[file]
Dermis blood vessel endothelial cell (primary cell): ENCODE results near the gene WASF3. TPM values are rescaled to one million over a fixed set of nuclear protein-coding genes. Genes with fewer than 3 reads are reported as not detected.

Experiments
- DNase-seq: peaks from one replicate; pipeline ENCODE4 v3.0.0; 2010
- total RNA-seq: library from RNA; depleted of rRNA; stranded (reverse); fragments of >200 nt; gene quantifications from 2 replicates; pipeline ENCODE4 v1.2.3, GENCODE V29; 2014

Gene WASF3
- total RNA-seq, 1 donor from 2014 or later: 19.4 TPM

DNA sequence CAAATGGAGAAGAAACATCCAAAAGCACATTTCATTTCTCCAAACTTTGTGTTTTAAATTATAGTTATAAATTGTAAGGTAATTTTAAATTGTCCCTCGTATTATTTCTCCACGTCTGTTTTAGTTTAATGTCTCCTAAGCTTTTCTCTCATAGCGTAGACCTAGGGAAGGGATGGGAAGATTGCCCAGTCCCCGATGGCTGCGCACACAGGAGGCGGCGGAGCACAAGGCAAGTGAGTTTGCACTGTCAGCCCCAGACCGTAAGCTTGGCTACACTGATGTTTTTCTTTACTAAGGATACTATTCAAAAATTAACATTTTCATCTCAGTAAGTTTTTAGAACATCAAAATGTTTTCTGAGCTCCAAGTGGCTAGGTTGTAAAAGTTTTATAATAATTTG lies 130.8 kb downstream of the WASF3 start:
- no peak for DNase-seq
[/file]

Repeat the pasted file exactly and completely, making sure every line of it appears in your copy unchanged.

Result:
Dermis blood vessel endothelial cell (primary cell): ENCODE results near the gene WASF3. TPM values are rescaled to one million over a fixed set of nuclear protein-coding genes. Genes with fewer than 3 reads are reported as not detected.

Experiments
- DNase-seq: peaks from one replicate; pipeline ENCODE4 v3.0.0; 2010
- total RNA-seq: library from RNA; depleted of rRNA; stranded (reverse); fragments of >200 nt; gene quantifications from 2 replicates; pipeline ENCODE4 v1.2.3, GENCODE V29; 2014

Gene WASF3
- total RNA-seq, 1 donor from 2014 or later: 19.4 TPM

DNA sequence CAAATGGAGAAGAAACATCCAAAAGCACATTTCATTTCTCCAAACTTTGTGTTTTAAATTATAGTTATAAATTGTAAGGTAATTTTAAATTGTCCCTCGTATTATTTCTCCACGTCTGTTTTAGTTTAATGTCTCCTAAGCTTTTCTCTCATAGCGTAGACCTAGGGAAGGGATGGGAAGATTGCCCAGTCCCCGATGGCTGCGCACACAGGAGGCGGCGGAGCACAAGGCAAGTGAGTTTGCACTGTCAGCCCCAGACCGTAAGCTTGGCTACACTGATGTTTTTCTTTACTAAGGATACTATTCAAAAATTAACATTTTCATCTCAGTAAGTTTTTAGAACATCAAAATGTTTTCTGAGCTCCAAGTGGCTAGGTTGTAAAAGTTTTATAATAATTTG lies 130.8 kb downstream of the WASF3 start:
- no peak for DNase-seq